Brett Hundley throws UCLA's future into doubt with his talented hands

After Hundley dominates Virginia Tech's great defense in big Sun Bowl victory, no one knows how the quarterback is leaning as Bruins face losing their genial leader to the NFL.

Brett Hundley, Jordan Zumwalt

UCLA quarterback Brett Hundley, left, and linebacker Jordan Zumwalt were chosen co-Most Valuable Player for the Sun Bowl. (Victor Calzada / Associated Press / December 31, 2013)

EL PASO -- One moment he was standing still enough to be wrapped in a tight embrace. The next moment he was sprinting alone into the distance.

The unsettled state of UCLA quarterback Brett Hundley could be described in a single breathtaking sequence Tuesday during a bright and cheery Sun Bowl clouded with ominous doubt.

Less than two minutes into the game against Virginia Tech, Hundley took a shotgun snap and was immediately shadowed by Tech's large and charging defensive end Dadi Nicolas.

Hundley was sacked. Then he wasn't. In a move containing the sort of wondrous instincts that have turned him into Los Angeles' hottest football entertainment, Hundley ducked around Nicolas and ran past him in the other direction, racing seven yards for a touchdown.

Where did he go? How did he do that? While the Bruins were dancing and hugging in the distance, Nicolas stood frozen and alone in the spot where Hundley had juked him, holding his maroon helmet with both hands and shaking his head.

UCLA knows how the kid feels. After Hundley led the Bruins to a big and glittering 42-12 victory, this potentially championship team remained stuck in its tracks, shaking its head, with no clue where its leader might go or whether they will ever see him again.

And they're not alone.

"I have no idea, to be honest," said Hundley afterward, and it appeared he meant it.

Entering this final game of his second dynamic season, Hundley, a redshirt sophomore, seemed to be leaning toward remaining in school for another season in an attempt to win a national championship and Heisman Trophy.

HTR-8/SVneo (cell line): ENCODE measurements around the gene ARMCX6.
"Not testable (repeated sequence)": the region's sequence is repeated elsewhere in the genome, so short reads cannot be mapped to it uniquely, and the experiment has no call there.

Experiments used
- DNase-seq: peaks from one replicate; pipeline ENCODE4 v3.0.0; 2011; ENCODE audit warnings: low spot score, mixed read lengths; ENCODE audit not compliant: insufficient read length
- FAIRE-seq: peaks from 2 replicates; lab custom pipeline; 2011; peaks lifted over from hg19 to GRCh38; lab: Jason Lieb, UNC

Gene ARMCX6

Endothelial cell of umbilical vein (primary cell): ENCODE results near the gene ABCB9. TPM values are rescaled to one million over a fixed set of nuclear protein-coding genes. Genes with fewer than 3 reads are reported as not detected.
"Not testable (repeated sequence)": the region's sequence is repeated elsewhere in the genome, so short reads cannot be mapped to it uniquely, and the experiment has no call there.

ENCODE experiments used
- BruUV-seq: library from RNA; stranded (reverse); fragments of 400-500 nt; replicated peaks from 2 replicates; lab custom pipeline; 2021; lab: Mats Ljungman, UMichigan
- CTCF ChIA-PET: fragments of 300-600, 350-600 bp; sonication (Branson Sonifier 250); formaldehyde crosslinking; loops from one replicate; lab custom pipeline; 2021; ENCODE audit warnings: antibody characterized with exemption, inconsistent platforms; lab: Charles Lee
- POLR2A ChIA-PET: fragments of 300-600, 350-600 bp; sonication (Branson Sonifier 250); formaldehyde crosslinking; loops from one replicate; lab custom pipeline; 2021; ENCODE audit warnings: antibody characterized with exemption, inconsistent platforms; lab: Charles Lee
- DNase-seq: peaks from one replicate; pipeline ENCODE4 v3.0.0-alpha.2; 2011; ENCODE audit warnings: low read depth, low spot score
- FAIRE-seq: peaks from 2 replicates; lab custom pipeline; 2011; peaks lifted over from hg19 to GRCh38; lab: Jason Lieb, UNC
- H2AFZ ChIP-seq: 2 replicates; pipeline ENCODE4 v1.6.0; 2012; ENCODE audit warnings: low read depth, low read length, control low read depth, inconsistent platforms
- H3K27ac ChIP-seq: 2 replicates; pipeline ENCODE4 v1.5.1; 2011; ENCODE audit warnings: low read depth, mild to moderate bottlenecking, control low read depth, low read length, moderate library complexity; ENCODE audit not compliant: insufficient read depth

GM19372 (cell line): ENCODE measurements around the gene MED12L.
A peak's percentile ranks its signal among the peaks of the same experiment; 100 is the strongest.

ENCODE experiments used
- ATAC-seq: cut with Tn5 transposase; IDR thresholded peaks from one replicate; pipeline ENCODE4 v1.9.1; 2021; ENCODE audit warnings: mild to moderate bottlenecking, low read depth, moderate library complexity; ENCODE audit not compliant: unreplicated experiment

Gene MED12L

Yet ironically, on a day when both those goals appeared to move into reach, Hundley played so well he's apparently now having serious second thoughts about sticking around.

While walking away from a cryptic postgame news conference, he was pointedly asked, do you know?

"I thought I did," he said, "but now I don't."

Only the fate of what could be the most important UCLA football season in more than 50 years rests on his decision. If Hundley stays, the Bruins could be headed for a historic autumn. If Hundley leaves, those hopes could be history.

Before Tuesday's game, the 20-year-old apparently thought he could use more polish, more passing work, more snaps. But after he dominated one of college football's traditionally great defenses, he seemed far more NFL-assured.

"That was the No. 4 defense in the country, it's truly special to be able to do what we did," said Hundley, his eyes growing wide. "Right now, I feel like I'm pretty confident where I'm at as a quarterback."

He seemed to be asking himself, how much more must a college quarterback prove after leading a team to 447 total yards against a Virginia Tech team that was allowing barely half of that?

The Hokies were allowing just 104 rushing yards per game, but Hundley exceeded that much in the first half by himself, highlighted by a twisting, swerving 86-yard touchdown run that will one of the highlights of the bowl season.

The Hokies were allowing only 17 points a game, but Hundley led the Bruins offense to 21 points in the fourth quarter alone, including finishing with a perfectly thrown 59-yard touchdown pass to Shaq Evans.

His performance helped the Bruins record a 10th win for the first time in eight years. Yep, more irony here, that's another impressive statistic that might push him right out the door.

"I think the legacy I wanted to leave was to bring UCLA back to prominence," he said. "I think a 10-win season, if I left, I would feel I accomplished that."